Ultimately, it was Abdulaziz’s young family who inspired him to take the leap and sign on for the move to Schomberg, Ontario to work for Allstone. With a three-year old daughter and five-year old son, Abdulaziz says he and Ruqaya were highly motivated to have their kids experience quality public education. Once he’s settled in, Abdulaziz says he too might explore ways to pick up where he left off in his economics education, a passion he says hasn’t left him since his student years.

He’s also particularly excited that his kids will get to know his brother and his cousin in Ottawa, who like so many in the Syrian diaspora, have been separated for years amidst the war.

Abdulaziz says his relatives offered the greatest encouragement for him to take the job offer, after they spoke so highly about life in Canada for young families. “My children are the most important thing in my life right now, and I wanted them to live in a country that really cares about their futures.”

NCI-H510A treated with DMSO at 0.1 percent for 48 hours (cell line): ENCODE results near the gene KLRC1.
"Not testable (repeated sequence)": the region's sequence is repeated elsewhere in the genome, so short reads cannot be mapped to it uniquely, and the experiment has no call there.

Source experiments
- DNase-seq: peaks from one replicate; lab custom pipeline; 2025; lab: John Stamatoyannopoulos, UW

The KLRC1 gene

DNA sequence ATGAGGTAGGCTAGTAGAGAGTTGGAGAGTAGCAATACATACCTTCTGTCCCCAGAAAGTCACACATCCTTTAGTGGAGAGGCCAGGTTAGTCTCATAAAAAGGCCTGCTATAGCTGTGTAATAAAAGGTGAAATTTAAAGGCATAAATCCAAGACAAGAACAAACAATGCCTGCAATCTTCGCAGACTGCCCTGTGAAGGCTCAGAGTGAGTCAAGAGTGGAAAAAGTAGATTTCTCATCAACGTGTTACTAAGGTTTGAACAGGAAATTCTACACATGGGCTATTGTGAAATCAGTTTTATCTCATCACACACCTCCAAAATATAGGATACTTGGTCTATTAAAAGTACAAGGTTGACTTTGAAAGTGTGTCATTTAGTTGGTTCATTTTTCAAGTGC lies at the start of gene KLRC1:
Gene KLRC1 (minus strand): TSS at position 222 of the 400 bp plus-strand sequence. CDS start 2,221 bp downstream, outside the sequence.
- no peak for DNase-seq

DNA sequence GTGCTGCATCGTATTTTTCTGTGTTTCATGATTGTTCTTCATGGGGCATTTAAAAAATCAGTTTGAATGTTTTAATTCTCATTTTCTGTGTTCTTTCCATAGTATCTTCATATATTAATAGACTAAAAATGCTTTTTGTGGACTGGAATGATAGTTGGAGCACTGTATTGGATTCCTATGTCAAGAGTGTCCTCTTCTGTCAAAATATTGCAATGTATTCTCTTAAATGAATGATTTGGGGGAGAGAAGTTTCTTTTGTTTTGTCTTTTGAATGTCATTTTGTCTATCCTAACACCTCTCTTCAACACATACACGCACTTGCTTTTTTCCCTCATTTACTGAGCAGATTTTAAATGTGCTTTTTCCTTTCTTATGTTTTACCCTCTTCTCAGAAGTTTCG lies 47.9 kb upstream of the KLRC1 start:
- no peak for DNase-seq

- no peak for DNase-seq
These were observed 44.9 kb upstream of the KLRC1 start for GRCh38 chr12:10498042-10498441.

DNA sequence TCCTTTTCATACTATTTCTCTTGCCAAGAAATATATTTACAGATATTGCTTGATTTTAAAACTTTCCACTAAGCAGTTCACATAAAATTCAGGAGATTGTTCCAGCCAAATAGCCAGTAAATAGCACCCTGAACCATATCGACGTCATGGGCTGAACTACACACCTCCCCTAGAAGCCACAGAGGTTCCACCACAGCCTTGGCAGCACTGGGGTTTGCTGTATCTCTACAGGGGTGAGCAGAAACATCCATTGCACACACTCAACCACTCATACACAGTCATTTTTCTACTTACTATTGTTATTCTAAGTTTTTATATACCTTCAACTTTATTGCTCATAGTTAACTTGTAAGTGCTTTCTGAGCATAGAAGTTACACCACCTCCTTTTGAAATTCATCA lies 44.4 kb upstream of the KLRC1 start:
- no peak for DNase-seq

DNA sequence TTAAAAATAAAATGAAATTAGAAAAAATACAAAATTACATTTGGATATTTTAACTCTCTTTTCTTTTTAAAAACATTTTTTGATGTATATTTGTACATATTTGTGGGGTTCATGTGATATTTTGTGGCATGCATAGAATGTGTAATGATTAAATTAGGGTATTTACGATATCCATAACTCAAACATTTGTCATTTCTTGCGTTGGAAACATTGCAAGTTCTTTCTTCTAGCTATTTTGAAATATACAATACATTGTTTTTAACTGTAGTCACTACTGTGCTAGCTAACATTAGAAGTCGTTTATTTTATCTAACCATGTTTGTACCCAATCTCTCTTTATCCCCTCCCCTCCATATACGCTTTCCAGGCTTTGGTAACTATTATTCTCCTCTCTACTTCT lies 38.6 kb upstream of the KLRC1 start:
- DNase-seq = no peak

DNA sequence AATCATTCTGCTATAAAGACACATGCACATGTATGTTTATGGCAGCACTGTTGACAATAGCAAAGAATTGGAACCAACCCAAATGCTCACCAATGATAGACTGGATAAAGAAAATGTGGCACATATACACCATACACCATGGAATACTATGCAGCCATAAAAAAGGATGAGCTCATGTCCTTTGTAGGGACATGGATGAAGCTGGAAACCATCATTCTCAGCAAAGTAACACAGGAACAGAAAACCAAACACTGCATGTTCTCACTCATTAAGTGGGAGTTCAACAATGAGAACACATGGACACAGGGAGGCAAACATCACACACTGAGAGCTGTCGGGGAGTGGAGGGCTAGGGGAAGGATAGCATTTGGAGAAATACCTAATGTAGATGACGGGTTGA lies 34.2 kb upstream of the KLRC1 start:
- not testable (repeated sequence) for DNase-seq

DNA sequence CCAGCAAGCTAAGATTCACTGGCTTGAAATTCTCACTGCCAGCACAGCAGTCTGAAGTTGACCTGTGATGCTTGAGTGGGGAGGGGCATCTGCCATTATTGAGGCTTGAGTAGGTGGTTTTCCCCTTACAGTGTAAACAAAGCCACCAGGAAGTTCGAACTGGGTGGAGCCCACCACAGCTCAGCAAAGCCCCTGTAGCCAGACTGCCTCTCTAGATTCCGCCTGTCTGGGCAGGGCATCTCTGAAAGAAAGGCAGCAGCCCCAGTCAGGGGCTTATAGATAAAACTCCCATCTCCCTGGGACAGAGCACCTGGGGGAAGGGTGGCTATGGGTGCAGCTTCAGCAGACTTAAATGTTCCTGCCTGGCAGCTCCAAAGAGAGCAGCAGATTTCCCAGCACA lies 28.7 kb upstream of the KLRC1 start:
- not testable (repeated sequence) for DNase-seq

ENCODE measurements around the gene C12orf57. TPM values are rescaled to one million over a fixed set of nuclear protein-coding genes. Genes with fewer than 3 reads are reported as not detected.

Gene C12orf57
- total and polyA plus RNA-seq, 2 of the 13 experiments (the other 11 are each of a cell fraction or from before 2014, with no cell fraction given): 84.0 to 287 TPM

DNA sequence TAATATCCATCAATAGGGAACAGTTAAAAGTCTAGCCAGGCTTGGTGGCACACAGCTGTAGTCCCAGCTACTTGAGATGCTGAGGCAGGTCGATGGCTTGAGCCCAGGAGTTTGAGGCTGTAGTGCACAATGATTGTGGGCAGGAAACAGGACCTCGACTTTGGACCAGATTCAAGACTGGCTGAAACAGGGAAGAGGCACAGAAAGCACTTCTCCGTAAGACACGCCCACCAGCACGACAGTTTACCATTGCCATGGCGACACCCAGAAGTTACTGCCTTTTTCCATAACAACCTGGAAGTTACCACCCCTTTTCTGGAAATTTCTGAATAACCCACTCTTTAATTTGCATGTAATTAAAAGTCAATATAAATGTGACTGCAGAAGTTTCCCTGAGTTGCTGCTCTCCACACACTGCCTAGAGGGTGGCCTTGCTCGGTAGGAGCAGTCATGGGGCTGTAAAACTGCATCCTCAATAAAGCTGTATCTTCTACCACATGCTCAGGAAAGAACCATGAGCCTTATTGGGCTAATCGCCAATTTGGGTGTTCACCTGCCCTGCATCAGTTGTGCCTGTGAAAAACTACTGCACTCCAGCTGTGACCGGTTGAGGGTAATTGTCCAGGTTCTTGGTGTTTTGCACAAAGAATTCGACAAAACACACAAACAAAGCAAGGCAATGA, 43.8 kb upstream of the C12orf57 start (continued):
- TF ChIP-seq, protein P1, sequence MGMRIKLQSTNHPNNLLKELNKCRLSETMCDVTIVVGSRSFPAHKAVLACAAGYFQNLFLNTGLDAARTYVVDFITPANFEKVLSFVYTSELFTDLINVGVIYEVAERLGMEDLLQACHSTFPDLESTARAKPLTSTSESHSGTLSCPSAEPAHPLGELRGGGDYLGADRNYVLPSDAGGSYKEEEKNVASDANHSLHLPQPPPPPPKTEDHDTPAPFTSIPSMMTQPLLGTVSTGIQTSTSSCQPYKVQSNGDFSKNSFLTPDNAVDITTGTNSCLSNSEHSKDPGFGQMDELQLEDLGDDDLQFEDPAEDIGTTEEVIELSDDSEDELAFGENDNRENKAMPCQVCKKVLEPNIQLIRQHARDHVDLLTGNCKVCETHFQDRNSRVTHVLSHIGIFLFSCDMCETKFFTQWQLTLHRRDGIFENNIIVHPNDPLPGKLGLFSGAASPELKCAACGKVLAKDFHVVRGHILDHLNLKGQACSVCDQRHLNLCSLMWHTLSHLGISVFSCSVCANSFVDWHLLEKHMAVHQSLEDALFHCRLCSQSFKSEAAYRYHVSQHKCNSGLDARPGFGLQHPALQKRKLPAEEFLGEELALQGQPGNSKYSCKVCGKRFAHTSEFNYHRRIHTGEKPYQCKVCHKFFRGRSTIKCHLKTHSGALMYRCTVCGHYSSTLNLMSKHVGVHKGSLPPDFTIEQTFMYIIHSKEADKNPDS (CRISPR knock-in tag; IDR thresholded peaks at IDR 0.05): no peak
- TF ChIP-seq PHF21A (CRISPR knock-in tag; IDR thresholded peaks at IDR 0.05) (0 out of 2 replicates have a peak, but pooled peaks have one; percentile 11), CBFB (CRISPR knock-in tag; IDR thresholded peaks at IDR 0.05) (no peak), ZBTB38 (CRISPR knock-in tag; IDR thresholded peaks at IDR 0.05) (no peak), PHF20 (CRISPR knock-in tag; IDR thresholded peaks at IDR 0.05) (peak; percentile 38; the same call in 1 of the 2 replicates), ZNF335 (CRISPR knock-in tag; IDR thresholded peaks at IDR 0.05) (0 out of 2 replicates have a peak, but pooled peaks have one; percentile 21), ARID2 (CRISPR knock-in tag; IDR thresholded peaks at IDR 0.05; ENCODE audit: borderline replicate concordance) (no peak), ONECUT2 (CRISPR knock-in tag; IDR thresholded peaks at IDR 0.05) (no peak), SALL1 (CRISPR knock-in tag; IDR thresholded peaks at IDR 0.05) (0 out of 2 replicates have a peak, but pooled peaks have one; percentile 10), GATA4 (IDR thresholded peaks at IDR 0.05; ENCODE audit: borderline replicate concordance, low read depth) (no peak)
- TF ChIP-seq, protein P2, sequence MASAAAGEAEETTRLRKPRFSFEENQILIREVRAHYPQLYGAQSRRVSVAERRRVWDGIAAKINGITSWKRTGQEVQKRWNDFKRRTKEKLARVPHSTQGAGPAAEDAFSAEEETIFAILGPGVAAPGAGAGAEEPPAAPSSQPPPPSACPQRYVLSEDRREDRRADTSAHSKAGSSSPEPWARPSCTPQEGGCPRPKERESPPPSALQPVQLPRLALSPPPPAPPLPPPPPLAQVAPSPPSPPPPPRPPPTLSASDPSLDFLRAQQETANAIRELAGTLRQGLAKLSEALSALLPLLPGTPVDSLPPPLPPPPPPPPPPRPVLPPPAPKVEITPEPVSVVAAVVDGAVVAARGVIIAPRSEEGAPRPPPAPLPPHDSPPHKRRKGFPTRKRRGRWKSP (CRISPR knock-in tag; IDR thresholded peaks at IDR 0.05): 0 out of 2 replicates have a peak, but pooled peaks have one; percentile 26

“Refugees like me are so grateful to the companies that give them a chance, and they will also give their best to Canada and to these companies.”

Join a community of pioneering hiring teams across Canada. Start hiring with TalentLift.

With the support of the Scotiabank ScotiaRISE initiative, TalentLift has built a talent platform for displaced job seekers to self-register, develop job-readiness, and connect to transformative job and relocation opportunities to Canada. Learn more.